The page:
Soft Sharia Emerges In Turkey

Authored by Burak Bekdil via The Gatestone Institute,

  • The bad news about the Turkish justice system is that it is increasingly religiously ideological, reminiscent of the Ottoman justice system where non-Muslims were legally inferior to the Muslims and were constantly reminded of their inferiority to the dominant community through restrictions and markers.
  • The legislation reads that law enforcement officials cannot "intentionally marry a person who is known to be impure, or to stay in a marriage, or continue to live with such a person."
  • In addition, the decree covers stricter rules against drinking, gambling, the vague and emphatic "going to places that would ruin your reputation," as well as "excessive spending".

The good news about Turkish justice is that despite 15 years of not-so-creeping Islamization, court verdicts do not yet sentence wrongdoers to public lashing, stoning, amputations or public hangings in main city squares. The bad news about the Turkish justice system is that it is increasingly religiously ideological, reminiscent of the Ottoman justice system where non-Muslims were legally inferior to the Muslims and were, in principle, expected to be constantly reminded of their inferiority to the dominant community through restrictions and markers.

In 21st century Turkey, fortunately, there are not [yet] markers revealing non-Muslim citizens or laws discriminating against non-Muslims. Nevertheless, with or without markers, there is positive discrimination in favor of pious Muslims and against the others. Turkish law enforcement is embarrassingly pro-pious Sunni Muslim.

Turkey, nominally, is not a Sharia state. But it is becoming one on a de facto basis. In January, President Recep Tayyip Erdogan's government issued a decree stipulating that law enforcement officials, including security officials, police and coast guard officers, could lose their jobs if they marry a "known adulterer." The legislation reads that law enforcement officials cannot "intentionally marry a person who is known to be impure, or to stay in a marriage, or continue to live with such a person." The offense is punishable by up to 24 months' suspension from work. In addition, the decree covers stricter rules against drinking, gambling, the vague and emphatic "going to places that would ruin your reputation," as well as "excessive spending," all while off duty.

In January, Turkish President Recep Tayyip Erdogan's government issued a decree stipulating that law enforcement officials could lose their jobs if they marry "a person who is known to be impure." (Photo by Lintao Zhang/Pool/Getty Images)

What do those new offenses have in common? Adultery, impurity, drinking, gambling and excessive spending? They are all sins mentioned in the holy book of Islam. This is not only problematic from the viewpoint of modern state and public administration, but also from a technical point of view. When the offense is defined in such vague and holy scriptural language, judgment will inevitably become arbitrary. Who is a "known adulterer," for instance? Who is a person "known to be impure?" How will the Turkish state define "purity" or "a pure person?" How would an officer know beforehand that a place he goes for the first time will "ruin his reputation?" And what percentage of one's salary will mean "excessive spending?"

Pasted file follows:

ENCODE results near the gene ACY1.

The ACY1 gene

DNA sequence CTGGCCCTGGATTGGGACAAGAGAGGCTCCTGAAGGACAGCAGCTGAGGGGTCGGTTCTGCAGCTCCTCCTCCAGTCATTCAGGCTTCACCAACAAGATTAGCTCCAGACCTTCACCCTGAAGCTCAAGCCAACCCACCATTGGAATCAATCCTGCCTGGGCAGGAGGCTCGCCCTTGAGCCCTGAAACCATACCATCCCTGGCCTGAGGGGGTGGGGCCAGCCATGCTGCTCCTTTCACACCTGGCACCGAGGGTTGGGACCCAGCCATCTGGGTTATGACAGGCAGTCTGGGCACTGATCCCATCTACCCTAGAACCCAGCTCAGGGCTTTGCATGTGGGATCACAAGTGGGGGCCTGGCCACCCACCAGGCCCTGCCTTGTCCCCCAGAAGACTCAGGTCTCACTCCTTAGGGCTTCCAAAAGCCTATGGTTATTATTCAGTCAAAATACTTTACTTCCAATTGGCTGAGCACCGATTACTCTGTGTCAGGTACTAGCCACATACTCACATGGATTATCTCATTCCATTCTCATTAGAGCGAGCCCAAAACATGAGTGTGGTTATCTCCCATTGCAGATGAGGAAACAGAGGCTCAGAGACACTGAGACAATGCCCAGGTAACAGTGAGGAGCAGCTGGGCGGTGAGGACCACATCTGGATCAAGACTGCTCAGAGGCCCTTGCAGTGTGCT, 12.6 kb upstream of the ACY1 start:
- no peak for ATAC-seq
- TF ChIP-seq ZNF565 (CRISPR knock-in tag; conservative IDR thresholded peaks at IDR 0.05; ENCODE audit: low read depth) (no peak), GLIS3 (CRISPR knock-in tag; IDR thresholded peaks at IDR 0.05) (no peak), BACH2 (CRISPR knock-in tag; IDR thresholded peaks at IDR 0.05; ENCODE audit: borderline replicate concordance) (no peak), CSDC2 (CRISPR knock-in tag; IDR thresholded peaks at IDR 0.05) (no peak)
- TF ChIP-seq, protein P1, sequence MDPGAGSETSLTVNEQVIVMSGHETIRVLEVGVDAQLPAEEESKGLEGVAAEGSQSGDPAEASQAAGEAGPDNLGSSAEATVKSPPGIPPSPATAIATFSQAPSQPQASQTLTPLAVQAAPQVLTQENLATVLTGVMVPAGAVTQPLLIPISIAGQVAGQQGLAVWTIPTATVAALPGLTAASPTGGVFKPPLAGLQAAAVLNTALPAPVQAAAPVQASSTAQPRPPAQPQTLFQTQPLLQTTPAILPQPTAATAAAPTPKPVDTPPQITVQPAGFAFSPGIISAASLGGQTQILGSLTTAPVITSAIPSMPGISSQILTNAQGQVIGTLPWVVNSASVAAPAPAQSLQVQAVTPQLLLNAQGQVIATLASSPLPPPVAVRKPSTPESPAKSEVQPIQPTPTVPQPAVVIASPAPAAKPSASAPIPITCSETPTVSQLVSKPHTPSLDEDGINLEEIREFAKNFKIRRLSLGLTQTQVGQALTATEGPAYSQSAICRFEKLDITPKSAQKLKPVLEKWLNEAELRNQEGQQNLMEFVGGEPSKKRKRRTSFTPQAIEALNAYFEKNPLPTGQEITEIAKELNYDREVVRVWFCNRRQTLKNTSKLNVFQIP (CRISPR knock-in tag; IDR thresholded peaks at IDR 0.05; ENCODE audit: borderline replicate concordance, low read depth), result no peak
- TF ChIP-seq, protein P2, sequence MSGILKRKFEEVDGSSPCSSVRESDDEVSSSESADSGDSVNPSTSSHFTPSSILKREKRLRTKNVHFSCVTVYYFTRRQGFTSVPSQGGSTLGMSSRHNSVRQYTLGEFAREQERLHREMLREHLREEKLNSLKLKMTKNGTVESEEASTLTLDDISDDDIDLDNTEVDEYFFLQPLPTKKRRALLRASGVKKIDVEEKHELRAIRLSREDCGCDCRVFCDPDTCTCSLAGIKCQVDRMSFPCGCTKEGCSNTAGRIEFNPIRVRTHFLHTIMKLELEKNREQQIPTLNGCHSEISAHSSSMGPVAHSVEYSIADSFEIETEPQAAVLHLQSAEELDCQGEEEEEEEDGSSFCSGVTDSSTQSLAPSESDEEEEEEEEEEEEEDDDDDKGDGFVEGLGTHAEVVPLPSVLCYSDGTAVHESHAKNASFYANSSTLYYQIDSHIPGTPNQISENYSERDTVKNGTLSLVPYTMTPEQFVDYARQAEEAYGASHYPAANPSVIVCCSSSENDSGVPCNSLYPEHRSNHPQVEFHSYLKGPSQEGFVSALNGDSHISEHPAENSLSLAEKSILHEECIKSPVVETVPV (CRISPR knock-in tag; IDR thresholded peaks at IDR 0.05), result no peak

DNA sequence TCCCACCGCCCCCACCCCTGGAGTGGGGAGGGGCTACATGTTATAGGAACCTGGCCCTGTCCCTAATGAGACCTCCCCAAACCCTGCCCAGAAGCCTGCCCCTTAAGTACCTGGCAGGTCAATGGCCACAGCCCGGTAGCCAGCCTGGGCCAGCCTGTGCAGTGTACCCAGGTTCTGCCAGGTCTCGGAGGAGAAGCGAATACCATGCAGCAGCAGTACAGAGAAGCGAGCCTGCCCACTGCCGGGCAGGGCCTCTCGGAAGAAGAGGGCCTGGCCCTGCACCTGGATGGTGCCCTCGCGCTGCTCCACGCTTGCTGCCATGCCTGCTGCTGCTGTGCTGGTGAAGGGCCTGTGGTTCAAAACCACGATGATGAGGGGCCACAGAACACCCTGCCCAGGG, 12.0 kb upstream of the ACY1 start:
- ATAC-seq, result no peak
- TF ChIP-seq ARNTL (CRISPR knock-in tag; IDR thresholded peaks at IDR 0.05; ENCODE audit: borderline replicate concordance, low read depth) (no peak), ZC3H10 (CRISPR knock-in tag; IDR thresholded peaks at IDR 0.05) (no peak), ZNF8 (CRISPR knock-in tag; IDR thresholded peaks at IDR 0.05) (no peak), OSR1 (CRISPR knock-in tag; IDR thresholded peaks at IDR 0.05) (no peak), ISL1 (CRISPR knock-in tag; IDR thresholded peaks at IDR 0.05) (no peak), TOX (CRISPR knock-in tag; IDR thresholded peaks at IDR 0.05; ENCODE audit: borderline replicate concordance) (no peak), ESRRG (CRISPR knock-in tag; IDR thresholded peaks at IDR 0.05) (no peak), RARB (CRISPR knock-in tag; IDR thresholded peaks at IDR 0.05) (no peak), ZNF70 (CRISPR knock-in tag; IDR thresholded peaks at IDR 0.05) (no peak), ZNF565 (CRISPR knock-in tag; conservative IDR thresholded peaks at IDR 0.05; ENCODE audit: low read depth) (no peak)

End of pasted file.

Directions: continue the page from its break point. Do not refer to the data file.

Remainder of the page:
Last year a Turkish man stood trial for seriously injuring [with the intention to kill, according to the indictment] his ex-wife by stabbing her with a screwdriver. The court sentenced the man to an aggravated life sentence. The judges then gave the defendant a shocking reduction: Just 11 years in jail instead of life. Why the generosity? Because the court found out that the victim had the habit of going out with her "divorced lady friends and drank alcohol". In other words, the Turkish court ruled that the woman had half-deserved to be murdered because of that.

In April, an apparently conservative Turk addressed Selina Dogan, a Turkish-Armenian opposition MP, with the words: "You are all whores … You are the servants of Byzantium." Dogan sued the man for hate-speech and insult. A Turkish court admitted that the content shared in social media indeed was insulting but acquitted the defendant. Dogan said: "This [ruling] is a free pass for hate speech".

More recently, Nurettin Yildiz, a columnist for the Islamist Milli Gazete, declared that in Islam it was permissible for children at the age of six to get married. Normally one would expect psychiatric examination for the man or prosecution for pedophilia. But Turkish justice can sometimes be generously tolerant to freedom of speech — as long as the content is Islamist. A prosecutor, citing freedom of expression, dropped charges against Yildiz. Meanwhile, a secular news site, Odatv, outraged by Yildiz's statement, placed the man in the news with the headline: "Religious Fanatics Perverting." This time, the prosecution was not as generous as in the case of Yildiz. A prosecutor is now demanding up to 28 months in jail for Baris Terkoglu, editor of Odatv, for insulting Yildiz. Defending the marriage of six-year-olds is fine, but calling that a perversion is an offense punishable by jail.

One important difference between a modern state and a religion-based state is that the former punishes offenses harmful to the public interest while the latter tends to punish the "sin". Turkey, once a semi-modern state, is now drifting fast into the Sharia order — without the name Sharia.


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